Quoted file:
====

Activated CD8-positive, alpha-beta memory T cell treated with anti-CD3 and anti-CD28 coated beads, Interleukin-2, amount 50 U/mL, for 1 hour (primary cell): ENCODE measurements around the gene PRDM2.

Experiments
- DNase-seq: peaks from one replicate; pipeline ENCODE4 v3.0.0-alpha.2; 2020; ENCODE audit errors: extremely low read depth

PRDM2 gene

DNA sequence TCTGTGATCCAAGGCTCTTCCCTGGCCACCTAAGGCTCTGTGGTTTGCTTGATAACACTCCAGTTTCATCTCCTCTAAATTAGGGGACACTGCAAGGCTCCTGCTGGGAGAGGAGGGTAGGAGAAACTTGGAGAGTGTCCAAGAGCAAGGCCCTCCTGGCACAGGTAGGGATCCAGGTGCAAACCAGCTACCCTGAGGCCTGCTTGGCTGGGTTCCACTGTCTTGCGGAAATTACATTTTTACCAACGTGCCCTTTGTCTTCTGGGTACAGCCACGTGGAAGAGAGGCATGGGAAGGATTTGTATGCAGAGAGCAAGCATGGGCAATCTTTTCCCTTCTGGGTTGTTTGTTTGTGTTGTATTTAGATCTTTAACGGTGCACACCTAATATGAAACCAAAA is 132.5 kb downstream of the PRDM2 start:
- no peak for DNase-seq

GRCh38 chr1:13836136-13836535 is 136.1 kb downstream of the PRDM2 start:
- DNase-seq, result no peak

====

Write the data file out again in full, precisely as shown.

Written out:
Activated CD8-positive, alpha-beta memory T cell treated with anti-CD3 and anti-CD28 coated beads, Interleukin-2, amount 50 U/mL, for 1 hour (primary cell): ENCODE measurements around the gene PRDM2.

Experiments
- DNase-seq: peaks from one replicate; pipeline ENCODE4 v3.0.0-alpha.2; 2020; ENCODE audit errors: extremely low read depth

PRDM2 gene

DNA sequence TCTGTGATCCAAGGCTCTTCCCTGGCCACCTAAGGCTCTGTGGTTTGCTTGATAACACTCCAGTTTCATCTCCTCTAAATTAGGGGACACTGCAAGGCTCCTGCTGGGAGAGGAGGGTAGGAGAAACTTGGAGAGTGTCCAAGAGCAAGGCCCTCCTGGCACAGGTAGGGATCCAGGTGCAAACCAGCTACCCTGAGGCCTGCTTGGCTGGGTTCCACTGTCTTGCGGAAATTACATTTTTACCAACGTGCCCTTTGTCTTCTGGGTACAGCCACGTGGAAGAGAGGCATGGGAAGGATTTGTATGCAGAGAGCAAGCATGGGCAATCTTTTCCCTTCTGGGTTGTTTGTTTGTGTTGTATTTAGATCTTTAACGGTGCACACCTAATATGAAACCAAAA is 132.5 kb downstream of the PRDM2 start:
- no peak for DNase-seq

GRCh38 chr1:13836136-13836535 is 136.1 kb downstream of the PRDM2 start:
- DNase-seq, result no peak